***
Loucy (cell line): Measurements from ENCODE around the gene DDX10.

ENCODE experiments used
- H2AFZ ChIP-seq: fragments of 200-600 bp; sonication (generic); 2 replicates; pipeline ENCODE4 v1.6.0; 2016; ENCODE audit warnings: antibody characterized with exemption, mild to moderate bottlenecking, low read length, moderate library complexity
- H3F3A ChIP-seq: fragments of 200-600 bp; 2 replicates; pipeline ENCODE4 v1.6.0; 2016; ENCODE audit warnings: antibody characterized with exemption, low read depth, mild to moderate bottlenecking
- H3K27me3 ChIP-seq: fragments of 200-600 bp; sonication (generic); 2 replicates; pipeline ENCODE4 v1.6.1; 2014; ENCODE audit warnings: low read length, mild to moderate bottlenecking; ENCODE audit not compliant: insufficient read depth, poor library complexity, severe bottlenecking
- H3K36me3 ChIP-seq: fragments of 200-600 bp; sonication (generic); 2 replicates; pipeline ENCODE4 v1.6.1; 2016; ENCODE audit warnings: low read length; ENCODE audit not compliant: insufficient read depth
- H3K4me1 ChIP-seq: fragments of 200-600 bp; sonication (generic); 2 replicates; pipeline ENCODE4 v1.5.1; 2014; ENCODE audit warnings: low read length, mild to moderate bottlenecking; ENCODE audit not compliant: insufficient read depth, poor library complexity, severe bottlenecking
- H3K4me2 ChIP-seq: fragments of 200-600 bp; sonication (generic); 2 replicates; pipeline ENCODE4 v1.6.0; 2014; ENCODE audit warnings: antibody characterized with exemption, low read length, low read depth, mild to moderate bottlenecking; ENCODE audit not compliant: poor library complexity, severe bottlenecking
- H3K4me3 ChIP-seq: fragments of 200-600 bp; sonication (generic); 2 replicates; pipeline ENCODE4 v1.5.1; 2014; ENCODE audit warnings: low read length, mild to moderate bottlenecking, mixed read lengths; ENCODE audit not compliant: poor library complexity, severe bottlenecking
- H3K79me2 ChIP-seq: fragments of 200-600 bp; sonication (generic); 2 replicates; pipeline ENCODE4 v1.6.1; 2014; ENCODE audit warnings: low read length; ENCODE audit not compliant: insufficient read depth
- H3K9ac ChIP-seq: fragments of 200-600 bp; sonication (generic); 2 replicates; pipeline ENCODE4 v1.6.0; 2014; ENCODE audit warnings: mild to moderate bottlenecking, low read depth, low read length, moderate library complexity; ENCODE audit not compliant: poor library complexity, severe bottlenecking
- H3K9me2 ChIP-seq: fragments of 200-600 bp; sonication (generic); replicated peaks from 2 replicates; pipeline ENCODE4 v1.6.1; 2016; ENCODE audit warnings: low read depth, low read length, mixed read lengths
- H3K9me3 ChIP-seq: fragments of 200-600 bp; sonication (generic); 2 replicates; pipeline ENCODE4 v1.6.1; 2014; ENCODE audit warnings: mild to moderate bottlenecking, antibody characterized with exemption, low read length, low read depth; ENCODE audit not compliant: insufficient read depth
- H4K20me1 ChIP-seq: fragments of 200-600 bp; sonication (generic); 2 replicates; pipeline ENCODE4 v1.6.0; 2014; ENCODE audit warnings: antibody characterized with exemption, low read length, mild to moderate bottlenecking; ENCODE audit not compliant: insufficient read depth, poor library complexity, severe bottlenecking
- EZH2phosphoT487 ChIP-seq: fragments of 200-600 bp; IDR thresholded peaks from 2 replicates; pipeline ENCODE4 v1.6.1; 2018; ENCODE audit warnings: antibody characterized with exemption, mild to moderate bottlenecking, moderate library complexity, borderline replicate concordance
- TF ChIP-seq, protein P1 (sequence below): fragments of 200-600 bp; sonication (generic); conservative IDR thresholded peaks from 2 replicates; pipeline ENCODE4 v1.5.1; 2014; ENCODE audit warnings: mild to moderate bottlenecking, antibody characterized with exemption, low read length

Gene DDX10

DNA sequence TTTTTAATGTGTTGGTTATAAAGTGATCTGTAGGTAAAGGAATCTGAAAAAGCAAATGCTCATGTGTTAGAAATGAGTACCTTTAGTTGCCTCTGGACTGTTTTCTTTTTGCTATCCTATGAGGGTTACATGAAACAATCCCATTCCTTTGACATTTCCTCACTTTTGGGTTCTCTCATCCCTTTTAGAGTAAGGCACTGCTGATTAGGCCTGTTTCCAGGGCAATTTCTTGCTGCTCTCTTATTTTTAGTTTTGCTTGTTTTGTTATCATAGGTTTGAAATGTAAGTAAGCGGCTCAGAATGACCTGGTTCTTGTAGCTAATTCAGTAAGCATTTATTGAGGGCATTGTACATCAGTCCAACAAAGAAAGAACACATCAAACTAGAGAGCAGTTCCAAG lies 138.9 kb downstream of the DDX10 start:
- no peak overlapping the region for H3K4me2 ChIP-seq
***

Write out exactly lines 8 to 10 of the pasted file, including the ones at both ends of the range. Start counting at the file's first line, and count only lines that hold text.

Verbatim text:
- H3K4me2 ChIP-seq: fragments of 200-600 bp; sonication (generic); 2 replicates; pipeline ENCODE4 v1.6.0; 2014; ENCODE audit warnings: antibody characterized with exemption, low read length, low read depth, mild to moderate bottlenecking; ENCODE audit not compliant: poor library complexity, severe bottlenecking
- H3K4me3 ChIP-seq: fragments of 200-600 bp; sonication (generic); 2 replicates; pipeline ENCODE4 v1.5.1; 2014; ENCODE audit warnings: low read length, mild to moderate bottlenecking, mixed read lengths; ENCODE audit not compliant: poor library complexity, severe bottlenecking
- H3K79me2 ChIP-seq: fragments of 200-600 bp; sonication (generic); 2 replicates; pipeline ENCODE4 v1.6.1; 2014; ENCODE audit warnings: low read length; ENCODE audit not compliant: insufficient read depth